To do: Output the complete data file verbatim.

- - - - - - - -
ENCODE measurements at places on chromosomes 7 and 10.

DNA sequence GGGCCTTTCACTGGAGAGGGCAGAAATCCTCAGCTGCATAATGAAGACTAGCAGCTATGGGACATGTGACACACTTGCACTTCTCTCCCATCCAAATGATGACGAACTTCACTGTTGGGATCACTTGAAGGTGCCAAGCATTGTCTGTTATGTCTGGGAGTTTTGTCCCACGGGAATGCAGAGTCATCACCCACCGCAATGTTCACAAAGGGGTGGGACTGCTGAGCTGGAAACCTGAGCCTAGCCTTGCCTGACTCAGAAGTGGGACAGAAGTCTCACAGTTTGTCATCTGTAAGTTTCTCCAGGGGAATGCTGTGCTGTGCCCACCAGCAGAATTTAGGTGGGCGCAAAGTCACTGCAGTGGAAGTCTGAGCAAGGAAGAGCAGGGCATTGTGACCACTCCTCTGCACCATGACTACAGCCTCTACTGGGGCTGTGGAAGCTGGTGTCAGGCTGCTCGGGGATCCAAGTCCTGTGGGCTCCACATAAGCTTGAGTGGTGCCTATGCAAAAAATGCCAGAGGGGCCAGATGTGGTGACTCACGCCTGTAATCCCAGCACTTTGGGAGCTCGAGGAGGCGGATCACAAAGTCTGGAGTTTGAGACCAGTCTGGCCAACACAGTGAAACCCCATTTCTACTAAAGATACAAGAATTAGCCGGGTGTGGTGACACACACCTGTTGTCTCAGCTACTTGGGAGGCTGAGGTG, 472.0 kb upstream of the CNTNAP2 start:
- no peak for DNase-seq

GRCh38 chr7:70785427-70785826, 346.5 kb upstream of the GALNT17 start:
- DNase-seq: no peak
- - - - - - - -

ENCODE measurements at places on chromosomes 7 and 10.

DNA sequence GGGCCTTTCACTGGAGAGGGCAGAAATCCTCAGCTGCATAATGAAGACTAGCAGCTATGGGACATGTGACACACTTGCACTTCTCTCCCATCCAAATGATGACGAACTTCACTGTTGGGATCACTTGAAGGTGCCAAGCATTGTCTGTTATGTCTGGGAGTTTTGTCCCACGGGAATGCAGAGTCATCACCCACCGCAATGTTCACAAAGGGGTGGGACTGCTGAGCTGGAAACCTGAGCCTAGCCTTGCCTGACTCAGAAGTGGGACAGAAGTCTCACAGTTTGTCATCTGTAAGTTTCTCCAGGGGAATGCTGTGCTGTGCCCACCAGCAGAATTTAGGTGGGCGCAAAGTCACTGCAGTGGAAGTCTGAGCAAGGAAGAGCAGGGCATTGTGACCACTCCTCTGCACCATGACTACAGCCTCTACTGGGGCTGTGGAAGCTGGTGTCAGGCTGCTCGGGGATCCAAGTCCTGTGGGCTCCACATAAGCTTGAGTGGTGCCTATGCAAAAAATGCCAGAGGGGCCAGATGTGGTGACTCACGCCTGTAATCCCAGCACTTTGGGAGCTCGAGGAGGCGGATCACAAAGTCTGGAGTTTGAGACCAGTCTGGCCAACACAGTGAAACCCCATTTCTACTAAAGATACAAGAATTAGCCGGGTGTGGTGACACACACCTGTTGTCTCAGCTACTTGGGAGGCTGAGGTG, 472.0 kb upstream of the CNTNAP2 start:
- no peak for DNase-seq

GRCh38 chr7:70785427-70785826, 346.5 kb upstream of the GALNT17 start:
- DNase-seq: no peak